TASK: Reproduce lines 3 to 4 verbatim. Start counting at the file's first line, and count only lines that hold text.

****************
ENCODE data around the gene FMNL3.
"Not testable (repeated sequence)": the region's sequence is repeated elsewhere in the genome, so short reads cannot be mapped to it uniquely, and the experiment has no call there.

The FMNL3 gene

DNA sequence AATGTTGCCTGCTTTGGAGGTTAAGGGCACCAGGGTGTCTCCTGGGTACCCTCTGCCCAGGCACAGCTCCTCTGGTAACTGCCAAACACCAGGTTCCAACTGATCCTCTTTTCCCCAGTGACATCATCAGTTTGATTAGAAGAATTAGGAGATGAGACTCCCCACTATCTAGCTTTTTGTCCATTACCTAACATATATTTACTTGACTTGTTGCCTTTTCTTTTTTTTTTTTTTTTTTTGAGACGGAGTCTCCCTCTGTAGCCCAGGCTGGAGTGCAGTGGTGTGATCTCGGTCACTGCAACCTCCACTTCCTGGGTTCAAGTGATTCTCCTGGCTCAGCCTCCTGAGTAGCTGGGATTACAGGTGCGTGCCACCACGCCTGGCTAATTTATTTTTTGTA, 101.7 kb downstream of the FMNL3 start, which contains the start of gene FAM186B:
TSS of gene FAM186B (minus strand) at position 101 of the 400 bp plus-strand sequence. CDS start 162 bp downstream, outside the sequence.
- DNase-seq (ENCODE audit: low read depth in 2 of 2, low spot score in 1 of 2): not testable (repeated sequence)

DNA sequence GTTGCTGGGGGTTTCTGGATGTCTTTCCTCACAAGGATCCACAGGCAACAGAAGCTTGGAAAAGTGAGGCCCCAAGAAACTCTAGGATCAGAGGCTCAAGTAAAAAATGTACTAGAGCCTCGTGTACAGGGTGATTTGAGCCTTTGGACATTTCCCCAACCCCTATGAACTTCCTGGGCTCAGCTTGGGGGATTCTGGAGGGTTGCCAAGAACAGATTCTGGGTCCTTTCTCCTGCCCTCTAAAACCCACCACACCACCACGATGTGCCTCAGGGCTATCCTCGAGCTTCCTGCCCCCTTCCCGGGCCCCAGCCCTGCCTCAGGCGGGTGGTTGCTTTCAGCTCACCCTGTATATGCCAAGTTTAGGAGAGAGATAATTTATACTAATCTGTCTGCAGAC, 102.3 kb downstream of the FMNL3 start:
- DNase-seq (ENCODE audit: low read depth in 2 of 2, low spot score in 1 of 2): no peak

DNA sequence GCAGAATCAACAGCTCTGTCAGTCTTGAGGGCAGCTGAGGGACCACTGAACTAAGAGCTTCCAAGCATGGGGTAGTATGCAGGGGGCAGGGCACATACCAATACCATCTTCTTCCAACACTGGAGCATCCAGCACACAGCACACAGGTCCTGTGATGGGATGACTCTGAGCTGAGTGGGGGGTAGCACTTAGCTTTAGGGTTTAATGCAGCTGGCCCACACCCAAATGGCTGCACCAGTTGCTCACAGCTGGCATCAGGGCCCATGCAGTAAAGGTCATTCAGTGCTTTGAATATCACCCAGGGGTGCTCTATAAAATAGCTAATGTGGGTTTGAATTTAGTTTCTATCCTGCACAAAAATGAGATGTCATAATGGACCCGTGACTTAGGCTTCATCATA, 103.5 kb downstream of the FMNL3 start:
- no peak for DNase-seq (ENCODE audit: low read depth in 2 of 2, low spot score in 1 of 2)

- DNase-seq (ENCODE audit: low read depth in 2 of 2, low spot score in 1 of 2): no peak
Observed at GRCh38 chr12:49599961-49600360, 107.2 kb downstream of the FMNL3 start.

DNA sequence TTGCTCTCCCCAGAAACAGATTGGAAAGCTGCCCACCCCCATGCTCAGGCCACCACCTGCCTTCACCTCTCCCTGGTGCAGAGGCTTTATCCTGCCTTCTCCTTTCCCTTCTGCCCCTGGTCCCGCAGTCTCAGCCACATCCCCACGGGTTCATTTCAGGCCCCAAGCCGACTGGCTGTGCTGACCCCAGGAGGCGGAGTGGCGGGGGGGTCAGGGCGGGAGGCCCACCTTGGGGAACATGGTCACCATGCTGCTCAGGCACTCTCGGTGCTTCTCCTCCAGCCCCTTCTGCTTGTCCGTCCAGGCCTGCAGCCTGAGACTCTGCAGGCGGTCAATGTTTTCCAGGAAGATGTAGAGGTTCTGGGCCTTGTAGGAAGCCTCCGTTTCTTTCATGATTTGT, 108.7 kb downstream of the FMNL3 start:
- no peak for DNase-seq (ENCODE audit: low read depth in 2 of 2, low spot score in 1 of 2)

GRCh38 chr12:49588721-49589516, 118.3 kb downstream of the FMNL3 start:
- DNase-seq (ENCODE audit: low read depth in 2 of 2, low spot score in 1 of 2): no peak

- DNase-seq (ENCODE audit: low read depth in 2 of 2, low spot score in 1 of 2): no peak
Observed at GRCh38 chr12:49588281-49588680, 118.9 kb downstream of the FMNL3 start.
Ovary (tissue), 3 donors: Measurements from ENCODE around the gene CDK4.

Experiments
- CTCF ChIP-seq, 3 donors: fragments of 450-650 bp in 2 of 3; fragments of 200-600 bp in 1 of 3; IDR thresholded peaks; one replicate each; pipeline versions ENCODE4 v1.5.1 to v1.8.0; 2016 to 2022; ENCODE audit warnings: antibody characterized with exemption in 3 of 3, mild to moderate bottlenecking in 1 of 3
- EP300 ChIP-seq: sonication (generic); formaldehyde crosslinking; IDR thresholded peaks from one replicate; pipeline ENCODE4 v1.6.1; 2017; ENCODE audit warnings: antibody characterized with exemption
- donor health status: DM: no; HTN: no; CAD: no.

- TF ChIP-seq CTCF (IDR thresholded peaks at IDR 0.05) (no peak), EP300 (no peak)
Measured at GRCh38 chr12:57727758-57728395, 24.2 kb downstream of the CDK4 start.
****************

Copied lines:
The FMNL3 gene

DNA sequence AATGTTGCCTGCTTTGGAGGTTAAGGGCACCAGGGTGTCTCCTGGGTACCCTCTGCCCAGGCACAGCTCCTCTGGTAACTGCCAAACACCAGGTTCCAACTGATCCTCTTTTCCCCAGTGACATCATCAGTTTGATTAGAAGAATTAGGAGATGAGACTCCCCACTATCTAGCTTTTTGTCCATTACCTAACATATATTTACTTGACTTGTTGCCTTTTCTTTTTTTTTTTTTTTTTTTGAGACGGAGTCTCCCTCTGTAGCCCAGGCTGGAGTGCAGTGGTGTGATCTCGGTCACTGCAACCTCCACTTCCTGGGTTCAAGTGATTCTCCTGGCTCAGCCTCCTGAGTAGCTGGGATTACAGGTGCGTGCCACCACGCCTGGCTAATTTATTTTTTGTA, 101.7 kb downstream of the FMNL3 start, which contains the start of gene FAM186B: